Have you ever wished that you could reach into a museum cabinet halfway around the world to pick up a sculpture, or listen to an expert tell the story behind it?
An innovative new exhibit at Northwestern’s Herskovits Library of African Studies (on the fifth floor of University Library) enables visitors to do just that, with the help of both augmented and virtual reality.
“Augmented Curiosities: Virtual Play in African Pasts and Futures” is open through Fall Quarter. For those who can’t visit in person, a digital version of the exhibit is also available online.
The exhibition was designed to be incredibly interactive — and to imbue objects with more personal stories — than had been possible in the past, according to Craig Stevens, a Ph.D. student in anthropology, who curated the exhibit.
“My practice is about animating objects and telling stories through objects,” he said. “When it comes to curation, that impulse makes me search for ways to make stories dynamic outside of texts and articles.”
The exhibit’s title is meant to start conversations. Historically, “cabinets of curiosity” were private exhibits that European aristocrats assembled and displayed to demonstrate their global mobility and taste, Stevens said.
Though this practice laid the foundation for modern museum collecting, it also problematically labelled African and other objects as “curiosities” and made access to them exclusive. By contrast, this exhibit makes objects more accessible, and exhibits them with awareness of their cultural context.
From hundreds of images, a digital version for visitors around the world
Six objects from the library’s vast collection of material culture — which is the largest separate Africana collection in existence at any university, according to its website — are featured in the exhibit. They include a Yoruba statuette, a Nuna smoking pipe, and a beaded Zulu fertility doll designed in part to raise awareness about HIV/AIDS, along with memorabilia from the World Cup in South Africa in 2010 and other objects.
Each object is physically present and described with a traditional label in a display case, but then also digitally reconstructed through photogrammetry — the process of using hundreds of images stitched together by software — so that a piece can also be manipulated by visitors around the world in the virtual space.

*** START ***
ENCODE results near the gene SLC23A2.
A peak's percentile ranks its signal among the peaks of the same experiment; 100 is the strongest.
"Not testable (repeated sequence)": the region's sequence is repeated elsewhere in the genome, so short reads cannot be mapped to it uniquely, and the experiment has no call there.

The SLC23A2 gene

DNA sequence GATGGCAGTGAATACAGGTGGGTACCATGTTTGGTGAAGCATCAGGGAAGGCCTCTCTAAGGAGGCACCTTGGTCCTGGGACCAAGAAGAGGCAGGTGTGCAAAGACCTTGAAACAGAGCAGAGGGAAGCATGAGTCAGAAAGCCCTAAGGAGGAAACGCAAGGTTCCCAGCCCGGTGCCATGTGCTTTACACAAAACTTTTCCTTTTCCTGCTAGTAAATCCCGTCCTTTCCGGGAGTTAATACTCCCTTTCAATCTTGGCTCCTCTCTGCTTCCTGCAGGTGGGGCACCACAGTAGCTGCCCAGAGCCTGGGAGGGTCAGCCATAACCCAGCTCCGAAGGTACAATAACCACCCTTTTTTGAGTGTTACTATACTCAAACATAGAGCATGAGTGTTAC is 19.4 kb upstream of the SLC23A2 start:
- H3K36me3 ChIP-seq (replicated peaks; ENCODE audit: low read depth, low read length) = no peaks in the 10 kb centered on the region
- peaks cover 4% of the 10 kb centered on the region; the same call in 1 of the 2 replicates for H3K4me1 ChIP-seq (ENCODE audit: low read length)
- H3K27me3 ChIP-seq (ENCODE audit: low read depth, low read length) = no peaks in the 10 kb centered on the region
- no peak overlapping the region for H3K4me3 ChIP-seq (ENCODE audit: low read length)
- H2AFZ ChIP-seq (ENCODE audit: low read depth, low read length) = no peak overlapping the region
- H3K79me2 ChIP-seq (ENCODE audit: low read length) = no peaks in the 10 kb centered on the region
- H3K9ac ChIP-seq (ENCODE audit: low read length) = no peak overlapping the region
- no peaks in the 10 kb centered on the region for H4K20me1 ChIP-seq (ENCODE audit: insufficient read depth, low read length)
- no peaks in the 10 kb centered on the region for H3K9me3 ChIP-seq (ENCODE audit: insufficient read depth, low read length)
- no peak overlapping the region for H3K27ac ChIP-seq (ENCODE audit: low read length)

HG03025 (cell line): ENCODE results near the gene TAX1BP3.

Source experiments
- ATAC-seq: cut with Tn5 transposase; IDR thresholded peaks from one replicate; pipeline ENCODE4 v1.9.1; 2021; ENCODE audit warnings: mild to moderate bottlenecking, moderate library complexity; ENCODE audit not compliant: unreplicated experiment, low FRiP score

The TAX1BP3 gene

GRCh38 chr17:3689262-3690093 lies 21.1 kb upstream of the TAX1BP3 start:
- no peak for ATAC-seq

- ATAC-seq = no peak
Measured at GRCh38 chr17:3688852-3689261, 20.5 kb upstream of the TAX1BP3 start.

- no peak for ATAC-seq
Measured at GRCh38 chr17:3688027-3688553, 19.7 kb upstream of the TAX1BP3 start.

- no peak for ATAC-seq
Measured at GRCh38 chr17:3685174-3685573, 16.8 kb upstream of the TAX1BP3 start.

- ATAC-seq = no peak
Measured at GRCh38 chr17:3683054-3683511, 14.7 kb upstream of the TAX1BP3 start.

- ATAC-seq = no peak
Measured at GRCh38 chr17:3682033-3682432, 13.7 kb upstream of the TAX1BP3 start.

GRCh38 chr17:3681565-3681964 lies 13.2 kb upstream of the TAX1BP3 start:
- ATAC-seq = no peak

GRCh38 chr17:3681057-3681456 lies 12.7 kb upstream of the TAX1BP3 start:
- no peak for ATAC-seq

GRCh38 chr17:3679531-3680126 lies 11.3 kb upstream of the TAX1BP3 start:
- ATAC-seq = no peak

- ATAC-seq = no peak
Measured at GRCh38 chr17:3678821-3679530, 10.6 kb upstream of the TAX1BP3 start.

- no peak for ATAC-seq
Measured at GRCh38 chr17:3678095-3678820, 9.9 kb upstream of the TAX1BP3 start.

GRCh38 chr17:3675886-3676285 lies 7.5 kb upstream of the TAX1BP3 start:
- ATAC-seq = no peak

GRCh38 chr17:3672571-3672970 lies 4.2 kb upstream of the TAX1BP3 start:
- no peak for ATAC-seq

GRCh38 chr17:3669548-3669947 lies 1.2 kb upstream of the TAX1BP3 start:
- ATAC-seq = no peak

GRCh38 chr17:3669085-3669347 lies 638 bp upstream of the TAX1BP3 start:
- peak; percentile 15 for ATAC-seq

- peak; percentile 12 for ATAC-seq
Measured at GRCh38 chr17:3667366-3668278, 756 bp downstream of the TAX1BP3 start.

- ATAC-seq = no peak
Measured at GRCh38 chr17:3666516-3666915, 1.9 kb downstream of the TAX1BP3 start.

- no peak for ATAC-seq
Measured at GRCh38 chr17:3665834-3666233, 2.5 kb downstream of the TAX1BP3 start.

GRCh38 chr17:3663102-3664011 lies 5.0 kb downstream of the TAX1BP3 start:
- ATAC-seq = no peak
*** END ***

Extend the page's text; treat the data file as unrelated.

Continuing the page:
The digital renderings, along with 3D-printed models of the objects that replace them for security at night and on weekends, were created through a collaboration between the Herskovits Library and Northwestern IT’s Media & Technology Innovation unit.
“There is no limit to the ways technology can support innovative scholarship, enabling scholars to explore new dimensions in their work,” said Rodolfo Vieira of Media & Technology Innovation. “We’re thrilled to be able to collaborate with students like Craig, who exemplifies this by leveraging augmented and virtual reality to bring this exhibit to new and different audiences.”
The partnership has spurred new interest in the Herskovits collection from people across campus, according to Esmeralda Kale, the library’s George and Mary LeCron Foster Curator, who is a proponent of student-curated exhibits and helped facilitate the project.
“We have seen people in this library from Northwestern we’ve never seen before, who want to talk about virtual reality, augmented reality, and have those new conversations in this space,” she said.
So, what, exactly, do users see in the exhibit?
To the left and right of the display case are pedestals where visitors can use an iPad or personal device to scan QR codes and choose an object to virtually place on the pedestal, allowing them to walk around the 3D rendering while learning more and examining it from different angles. This is the augmented reality portion of the exhibit.
Stevens says it's “like Pokémon Go” in that you see the object superimposed on your reality and can interact with it via a screen.
Behind the case is a separate viewing area, where visitors can don a headset that allows them to “reach” into a digital facsimile of the display case and pick up and interact with the objects virtually in an immersive environment.
In the background, videos play in which Northwestern community members who have scholarly expertise about the objects, a personal connection to the objects through culture or geography, or both discuss the objects’ stories. This is the virtual reality portion of the exhibit.